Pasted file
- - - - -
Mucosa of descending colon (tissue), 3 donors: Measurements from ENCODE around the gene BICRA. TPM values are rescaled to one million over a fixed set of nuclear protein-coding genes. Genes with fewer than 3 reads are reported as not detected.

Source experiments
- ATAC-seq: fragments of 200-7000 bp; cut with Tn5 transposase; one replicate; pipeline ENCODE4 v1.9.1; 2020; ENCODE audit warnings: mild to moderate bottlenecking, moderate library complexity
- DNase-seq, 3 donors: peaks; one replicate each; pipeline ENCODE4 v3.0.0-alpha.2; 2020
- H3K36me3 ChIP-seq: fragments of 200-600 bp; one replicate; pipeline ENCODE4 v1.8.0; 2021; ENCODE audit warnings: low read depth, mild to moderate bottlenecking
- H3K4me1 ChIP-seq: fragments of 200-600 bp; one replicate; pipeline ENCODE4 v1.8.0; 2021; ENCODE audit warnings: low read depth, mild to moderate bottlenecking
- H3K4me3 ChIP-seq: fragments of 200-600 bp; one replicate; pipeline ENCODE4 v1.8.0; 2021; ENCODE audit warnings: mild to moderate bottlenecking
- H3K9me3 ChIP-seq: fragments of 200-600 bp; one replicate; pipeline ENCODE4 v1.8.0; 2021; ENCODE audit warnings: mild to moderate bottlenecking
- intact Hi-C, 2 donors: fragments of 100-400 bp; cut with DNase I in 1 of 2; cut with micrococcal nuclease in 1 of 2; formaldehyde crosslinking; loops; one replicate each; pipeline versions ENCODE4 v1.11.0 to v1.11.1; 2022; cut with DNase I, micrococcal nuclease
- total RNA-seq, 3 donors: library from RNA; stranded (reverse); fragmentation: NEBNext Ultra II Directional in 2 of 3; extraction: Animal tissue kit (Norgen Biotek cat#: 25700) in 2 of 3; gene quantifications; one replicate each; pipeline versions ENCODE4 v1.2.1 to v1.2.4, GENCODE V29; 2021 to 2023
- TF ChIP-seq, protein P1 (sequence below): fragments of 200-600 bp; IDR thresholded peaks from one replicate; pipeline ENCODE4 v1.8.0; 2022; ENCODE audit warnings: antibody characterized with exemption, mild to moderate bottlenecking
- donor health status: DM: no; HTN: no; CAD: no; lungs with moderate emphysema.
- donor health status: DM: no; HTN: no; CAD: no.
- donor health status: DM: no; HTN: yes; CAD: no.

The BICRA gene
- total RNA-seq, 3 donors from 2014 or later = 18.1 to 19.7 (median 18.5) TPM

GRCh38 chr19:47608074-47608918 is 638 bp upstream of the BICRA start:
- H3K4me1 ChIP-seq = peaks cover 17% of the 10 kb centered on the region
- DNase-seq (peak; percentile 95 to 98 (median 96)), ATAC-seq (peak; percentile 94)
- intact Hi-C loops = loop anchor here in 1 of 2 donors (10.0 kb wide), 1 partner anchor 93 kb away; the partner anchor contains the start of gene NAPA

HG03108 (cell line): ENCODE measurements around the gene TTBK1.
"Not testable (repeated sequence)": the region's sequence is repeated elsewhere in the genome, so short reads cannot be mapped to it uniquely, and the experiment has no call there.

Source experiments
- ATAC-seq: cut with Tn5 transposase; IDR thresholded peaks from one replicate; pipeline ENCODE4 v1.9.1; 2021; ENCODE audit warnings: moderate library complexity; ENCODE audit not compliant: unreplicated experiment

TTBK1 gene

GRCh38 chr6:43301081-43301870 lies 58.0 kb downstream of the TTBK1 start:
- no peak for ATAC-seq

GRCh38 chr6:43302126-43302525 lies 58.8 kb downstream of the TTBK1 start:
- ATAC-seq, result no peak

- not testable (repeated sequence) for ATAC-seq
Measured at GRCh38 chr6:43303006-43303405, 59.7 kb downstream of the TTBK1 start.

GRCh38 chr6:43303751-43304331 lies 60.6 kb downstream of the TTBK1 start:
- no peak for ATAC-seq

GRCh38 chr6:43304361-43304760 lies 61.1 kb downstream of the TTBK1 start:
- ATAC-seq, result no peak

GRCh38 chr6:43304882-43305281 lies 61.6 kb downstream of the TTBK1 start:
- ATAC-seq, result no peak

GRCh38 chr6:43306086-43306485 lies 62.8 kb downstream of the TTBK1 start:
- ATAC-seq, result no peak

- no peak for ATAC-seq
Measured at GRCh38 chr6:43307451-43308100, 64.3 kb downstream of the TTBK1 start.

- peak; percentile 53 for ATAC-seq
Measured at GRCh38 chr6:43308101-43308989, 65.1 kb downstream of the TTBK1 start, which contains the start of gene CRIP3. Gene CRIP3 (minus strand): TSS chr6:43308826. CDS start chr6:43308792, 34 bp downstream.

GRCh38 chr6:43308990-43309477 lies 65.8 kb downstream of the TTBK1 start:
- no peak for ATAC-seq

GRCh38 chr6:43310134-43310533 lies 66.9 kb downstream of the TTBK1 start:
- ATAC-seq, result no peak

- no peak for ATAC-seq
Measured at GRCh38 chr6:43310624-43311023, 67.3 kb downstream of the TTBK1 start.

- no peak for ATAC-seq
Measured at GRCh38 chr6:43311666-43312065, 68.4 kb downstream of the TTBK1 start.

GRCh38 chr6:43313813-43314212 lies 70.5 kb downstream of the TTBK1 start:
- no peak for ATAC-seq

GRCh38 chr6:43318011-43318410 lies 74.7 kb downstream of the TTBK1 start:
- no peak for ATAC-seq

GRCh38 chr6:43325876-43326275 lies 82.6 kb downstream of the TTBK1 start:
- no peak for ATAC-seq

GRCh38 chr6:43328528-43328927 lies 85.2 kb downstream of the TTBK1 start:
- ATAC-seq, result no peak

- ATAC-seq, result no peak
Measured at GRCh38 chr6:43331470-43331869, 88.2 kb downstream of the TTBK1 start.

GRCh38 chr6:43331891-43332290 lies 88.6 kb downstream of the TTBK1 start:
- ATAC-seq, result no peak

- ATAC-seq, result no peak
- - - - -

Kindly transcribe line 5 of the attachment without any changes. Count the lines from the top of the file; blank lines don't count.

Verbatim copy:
- H3K36me3 ChIP-seq: fragments of 200-600 bp; one replicate; pipeline ENCODE4 v1.8.0; 2021; ENCODE audit warnings: low read depth, mild to moderate bottlenecking